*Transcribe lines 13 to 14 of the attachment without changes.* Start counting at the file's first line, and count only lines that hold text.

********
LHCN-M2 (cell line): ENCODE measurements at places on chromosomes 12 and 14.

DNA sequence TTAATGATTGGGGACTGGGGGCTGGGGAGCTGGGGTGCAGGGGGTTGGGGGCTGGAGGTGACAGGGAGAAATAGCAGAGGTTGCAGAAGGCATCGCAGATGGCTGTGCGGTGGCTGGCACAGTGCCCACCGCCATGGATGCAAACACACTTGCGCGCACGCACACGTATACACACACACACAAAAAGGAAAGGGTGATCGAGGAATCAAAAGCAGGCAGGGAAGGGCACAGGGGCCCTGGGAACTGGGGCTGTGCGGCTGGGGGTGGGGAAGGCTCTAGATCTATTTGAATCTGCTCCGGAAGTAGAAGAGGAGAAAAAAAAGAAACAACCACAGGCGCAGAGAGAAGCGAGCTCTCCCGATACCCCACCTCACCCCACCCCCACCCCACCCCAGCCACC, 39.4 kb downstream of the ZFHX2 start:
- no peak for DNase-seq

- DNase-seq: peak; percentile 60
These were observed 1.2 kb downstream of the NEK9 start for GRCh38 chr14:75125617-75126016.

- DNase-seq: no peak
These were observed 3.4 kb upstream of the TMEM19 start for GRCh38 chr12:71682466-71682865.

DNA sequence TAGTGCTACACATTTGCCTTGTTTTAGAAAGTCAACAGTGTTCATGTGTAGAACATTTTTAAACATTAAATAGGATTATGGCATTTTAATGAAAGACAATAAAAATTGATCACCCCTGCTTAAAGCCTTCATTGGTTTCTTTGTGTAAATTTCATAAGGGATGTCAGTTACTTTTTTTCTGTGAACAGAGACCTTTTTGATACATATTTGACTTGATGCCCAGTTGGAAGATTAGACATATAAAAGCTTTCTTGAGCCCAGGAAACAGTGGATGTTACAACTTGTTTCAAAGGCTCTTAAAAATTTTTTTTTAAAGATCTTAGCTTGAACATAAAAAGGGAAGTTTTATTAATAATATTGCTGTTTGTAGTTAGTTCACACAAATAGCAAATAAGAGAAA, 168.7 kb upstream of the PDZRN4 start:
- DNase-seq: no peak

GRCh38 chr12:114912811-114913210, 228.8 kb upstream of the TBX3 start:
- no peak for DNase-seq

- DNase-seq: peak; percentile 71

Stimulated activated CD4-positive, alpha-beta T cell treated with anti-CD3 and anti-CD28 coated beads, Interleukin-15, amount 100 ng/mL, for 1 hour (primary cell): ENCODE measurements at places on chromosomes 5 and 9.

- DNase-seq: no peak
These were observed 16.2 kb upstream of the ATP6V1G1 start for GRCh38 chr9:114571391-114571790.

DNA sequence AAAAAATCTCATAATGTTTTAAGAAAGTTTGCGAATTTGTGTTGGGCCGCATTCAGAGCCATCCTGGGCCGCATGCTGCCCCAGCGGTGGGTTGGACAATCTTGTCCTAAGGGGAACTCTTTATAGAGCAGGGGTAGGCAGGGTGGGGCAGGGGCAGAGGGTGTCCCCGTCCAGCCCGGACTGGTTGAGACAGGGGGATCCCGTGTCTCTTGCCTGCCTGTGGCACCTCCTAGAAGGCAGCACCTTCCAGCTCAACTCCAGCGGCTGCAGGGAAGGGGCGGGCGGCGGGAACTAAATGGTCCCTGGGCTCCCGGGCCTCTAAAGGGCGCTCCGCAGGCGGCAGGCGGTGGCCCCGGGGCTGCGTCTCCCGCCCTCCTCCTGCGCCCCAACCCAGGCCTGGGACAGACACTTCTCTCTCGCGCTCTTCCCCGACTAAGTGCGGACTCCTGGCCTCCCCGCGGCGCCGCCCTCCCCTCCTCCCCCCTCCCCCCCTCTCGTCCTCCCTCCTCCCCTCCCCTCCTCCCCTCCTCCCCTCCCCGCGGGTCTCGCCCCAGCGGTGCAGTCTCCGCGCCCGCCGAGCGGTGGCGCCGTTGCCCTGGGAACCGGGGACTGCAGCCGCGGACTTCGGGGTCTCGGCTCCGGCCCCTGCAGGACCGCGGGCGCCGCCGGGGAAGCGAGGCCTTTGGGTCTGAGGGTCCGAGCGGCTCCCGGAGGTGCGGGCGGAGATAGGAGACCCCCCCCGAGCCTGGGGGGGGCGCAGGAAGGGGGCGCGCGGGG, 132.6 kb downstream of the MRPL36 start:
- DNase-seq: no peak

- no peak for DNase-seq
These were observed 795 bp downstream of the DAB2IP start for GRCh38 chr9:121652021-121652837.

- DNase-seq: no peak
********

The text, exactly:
Stimulated activated CD4-positive, alpha-beta T cell treated with anti-CD3 and anti-CD28 coated beads, Interleukin-15, amount 100 ng/mL, for 1 hour (primary cell): ENCODE measurements at places on chromosomes 5 and 9.

- DNase-seq: no peak